The coronavirus pandemic — and Trump’s handling of it — was the inescapable focus for 2020.
For Trump, the election stood as a judgment on his four years in office, a term in which he bent Washington to his will, challenged faith in its institutions and changed how America was viewed across the globe. Rarely trying to unite a country divided along lines of race and class, he has often acted as an insurgent against the government he led while undermining the nation’s scientists, bureaucracy and media.
The momentum from early voting carried into Election Day, as an energized electorate produced long lines at polling sites throughout the country. Turnout was higher than in 2016 in numerous counties, including all of Florida, nearly every county in North Carolina and more than 100 counties in both Georgia and Texas. That tally seemed sure to increase as more counties reported their turnout figures.
Voters braved worries of the coronavirus, threats of polling place intimidation and expectations of long lines caused by changes to voting systems, but appeared undeterred as turnout appeared it would easily surpass the 139 million ballots cast four years ago.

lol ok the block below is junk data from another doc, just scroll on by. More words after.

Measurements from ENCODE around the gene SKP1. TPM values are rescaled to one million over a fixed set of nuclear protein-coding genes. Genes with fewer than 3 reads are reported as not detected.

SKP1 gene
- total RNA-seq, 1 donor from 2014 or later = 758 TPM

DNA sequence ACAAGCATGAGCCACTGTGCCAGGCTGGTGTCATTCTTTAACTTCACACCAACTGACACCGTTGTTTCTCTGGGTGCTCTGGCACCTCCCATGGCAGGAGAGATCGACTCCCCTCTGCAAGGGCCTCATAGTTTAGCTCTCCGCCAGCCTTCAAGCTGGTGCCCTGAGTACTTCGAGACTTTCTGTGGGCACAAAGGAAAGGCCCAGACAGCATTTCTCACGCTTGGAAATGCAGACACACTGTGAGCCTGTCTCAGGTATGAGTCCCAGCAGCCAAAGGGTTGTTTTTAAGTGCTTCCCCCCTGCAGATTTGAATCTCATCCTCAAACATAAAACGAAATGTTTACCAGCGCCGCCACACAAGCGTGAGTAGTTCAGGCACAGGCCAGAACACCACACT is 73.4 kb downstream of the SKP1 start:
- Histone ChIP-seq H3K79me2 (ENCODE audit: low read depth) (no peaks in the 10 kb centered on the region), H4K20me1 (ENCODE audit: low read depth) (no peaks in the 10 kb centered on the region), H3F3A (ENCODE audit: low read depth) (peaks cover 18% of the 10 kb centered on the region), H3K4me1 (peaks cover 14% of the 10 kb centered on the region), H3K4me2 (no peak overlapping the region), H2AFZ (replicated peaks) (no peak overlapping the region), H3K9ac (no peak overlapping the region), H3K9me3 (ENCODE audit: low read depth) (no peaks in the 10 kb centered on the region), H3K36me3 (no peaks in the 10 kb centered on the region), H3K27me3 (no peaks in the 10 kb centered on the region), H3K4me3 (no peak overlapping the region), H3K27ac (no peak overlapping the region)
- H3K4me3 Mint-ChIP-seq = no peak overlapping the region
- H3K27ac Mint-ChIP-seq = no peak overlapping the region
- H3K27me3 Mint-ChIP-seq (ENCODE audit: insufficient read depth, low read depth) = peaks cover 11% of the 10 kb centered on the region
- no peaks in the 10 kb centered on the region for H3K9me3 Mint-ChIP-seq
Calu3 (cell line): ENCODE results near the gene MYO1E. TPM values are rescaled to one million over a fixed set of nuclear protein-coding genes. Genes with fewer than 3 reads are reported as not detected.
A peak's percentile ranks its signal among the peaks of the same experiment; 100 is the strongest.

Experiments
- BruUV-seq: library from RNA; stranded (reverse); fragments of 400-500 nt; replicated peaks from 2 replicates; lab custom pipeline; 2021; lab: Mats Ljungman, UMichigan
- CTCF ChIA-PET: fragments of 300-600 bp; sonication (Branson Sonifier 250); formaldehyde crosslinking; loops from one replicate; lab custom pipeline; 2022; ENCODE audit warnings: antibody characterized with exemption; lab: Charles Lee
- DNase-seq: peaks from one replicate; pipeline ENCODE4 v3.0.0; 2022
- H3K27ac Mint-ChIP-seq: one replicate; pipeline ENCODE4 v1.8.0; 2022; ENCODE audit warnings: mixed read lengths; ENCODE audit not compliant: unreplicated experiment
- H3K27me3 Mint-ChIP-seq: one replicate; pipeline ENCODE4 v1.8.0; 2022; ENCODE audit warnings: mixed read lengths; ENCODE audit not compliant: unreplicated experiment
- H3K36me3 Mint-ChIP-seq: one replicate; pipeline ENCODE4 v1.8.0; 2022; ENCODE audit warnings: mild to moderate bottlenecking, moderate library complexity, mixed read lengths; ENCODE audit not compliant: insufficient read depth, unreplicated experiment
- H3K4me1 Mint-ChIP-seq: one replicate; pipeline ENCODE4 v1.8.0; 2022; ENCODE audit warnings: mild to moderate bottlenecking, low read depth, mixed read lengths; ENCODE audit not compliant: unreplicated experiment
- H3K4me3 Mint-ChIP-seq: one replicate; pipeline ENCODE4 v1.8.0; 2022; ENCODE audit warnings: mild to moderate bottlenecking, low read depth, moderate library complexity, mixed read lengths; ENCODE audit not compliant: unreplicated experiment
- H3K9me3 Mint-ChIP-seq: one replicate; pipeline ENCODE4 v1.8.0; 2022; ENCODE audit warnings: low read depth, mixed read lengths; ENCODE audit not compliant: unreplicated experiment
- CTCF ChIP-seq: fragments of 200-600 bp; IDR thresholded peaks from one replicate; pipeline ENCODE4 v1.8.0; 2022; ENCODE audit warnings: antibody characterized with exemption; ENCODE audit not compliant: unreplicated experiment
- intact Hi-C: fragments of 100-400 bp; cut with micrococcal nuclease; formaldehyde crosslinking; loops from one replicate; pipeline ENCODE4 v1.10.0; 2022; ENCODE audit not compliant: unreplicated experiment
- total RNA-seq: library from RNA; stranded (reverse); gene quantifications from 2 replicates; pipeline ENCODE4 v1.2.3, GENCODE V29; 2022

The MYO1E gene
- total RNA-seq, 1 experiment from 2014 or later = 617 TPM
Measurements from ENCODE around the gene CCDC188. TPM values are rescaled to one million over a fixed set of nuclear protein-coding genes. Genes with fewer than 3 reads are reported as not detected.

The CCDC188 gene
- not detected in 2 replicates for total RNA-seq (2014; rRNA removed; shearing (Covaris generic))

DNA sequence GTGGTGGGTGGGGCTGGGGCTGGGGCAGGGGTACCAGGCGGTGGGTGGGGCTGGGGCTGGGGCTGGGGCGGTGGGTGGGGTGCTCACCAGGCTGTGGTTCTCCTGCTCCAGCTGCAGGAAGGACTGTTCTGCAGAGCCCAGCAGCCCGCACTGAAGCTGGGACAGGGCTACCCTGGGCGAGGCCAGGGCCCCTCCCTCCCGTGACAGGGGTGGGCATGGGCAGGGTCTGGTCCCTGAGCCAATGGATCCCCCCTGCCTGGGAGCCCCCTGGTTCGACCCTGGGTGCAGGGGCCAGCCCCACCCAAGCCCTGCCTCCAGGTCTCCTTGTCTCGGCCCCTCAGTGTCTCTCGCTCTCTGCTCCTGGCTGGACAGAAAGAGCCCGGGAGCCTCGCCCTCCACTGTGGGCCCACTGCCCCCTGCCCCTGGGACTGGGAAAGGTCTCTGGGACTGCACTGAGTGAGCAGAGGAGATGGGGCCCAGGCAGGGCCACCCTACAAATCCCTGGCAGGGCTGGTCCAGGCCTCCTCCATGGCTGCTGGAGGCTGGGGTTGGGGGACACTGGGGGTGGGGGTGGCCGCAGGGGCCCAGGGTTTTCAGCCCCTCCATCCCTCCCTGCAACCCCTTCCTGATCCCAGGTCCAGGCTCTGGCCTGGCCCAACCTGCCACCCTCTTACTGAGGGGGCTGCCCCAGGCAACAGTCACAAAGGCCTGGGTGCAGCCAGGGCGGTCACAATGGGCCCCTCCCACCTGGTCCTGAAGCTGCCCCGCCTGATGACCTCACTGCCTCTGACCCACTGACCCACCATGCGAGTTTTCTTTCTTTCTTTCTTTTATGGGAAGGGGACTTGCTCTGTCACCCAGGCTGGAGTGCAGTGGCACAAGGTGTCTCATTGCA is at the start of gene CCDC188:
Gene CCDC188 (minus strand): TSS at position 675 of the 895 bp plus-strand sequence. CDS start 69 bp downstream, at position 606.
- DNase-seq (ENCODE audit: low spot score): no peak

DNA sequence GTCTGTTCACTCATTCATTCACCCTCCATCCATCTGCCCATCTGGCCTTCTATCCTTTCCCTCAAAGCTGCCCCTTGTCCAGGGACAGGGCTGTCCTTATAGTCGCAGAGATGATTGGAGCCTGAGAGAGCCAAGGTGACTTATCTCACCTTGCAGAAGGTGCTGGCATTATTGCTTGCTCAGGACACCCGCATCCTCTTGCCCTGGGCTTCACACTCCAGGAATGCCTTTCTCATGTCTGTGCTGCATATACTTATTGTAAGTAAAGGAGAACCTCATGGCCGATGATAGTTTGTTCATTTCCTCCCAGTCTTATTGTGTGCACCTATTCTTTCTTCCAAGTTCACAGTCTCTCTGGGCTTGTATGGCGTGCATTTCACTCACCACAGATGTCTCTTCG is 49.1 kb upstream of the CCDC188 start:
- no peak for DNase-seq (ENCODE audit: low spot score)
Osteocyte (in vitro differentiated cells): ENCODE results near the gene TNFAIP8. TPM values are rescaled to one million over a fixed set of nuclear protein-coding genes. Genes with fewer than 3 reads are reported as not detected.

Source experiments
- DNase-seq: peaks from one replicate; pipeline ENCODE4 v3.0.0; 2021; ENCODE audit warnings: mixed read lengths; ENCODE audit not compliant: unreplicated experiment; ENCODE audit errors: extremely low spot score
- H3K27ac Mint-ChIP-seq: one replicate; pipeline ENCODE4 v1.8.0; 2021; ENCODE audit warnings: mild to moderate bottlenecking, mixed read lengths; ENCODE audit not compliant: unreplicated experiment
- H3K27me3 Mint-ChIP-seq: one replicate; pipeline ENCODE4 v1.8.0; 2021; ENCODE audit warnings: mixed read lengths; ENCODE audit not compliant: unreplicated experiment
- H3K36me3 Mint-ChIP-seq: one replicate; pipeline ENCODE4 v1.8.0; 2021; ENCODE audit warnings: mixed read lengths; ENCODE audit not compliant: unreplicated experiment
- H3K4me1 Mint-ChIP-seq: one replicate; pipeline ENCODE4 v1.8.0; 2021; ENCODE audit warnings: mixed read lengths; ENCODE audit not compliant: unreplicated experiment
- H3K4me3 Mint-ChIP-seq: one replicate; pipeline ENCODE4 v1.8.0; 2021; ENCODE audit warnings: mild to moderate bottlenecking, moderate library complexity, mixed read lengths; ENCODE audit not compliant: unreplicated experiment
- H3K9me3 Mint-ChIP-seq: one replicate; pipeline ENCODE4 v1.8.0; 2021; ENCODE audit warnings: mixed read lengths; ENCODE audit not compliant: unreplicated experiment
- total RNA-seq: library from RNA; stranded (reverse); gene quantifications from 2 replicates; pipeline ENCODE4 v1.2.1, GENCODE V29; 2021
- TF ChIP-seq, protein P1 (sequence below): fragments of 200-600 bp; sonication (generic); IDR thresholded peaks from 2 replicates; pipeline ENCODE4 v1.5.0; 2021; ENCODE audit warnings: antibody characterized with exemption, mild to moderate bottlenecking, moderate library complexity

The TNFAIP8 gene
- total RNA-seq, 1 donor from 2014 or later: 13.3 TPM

No major problems arose on Tuesday, outside the typical glitches of a presidential election: Some polling places opened late, robocalls provided false information to voters in Iowa and Michigan, and machines or software malfunctioned in some counties in the battleground states of Ohio, Pennsylvania, Georgia and Texas.
The cybersecurity agency at the Department of Homeland Security said there were no outward signs by midday of any malicious activity.
With the coronavirus now surging anew, voters ranked the pandemic and the economy as top concerns in the race between Trump and Biden, according to AP VoteCast, a national survey of the electorate.
Voters were especially likely to call the public health crisis the nation’s most important issue, with the economy following close behind. Fewer named health care, racism, law enforcement, immigration or climate change
The survey found that Trump’s leadership loomed large in voters’ decision-making. Nearly two-thirds of voters said their vote was about Trump — either for him or against him.
The Associated Press contributed to this report.